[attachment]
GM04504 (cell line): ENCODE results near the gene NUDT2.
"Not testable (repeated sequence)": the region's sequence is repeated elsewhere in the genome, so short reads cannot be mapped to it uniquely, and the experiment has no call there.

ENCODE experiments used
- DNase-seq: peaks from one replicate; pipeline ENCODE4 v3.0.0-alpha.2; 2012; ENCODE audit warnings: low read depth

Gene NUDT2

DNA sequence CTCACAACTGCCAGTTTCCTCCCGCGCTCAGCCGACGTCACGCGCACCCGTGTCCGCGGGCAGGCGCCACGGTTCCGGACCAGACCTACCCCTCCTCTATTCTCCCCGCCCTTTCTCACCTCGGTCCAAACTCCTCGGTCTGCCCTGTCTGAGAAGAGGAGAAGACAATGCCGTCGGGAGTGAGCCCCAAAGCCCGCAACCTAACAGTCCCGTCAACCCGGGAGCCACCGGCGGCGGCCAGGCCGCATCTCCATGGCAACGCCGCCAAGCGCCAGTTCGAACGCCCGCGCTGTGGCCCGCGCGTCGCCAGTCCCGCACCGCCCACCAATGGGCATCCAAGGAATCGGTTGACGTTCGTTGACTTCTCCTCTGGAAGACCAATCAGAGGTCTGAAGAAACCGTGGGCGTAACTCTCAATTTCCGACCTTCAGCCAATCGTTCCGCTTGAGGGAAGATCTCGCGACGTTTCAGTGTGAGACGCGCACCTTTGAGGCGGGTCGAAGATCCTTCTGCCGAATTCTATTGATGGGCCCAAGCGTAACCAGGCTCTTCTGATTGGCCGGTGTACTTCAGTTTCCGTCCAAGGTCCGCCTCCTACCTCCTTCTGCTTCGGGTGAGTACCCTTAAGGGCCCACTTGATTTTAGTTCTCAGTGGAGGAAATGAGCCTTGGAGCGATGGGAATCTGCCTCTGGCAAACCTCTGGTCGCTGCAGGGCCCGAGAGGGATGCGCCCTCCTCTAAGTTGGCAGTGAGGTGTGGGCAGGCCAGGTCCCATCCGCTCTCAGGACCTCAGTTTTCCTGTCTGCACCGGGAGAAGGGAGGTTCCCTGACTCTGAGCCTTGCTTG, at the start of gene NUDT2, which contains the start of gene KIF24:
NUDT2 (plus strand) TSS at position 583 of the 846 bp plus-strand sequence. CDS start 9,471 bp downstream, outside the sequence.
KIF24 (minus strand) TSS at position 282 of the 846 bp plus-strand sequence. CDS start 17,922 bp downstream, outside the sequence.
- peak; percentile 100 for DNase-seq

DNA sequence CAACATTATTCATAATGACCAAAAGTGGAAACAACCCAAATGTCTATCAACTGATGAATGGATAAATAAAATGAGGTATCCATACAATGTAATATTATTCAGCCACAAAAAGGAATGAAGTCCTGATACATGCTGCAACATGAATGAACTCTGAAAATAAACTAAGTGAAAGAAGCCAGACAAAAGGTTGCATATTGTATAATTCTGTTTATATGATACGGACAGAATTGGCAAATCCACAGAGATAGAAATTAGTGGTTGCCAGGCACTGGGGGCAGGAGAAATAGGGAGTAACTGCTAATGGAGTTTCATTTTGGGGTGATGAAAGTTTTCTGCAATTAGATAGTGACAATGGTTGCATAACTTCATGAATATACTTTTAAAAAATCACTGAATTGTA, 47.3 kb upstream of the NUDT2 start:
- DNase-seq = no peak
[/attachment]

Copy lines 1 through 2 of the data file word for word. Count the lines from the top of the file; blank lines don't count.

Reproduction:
GM04504 (cell line): ENCODE results near the gene NUDT2.
"Not testable (repeated sequence)": the region's sequence is repeated elsewhere in the genome, so short reads cannot be mapped to it uniquely, and the experiment has no call there.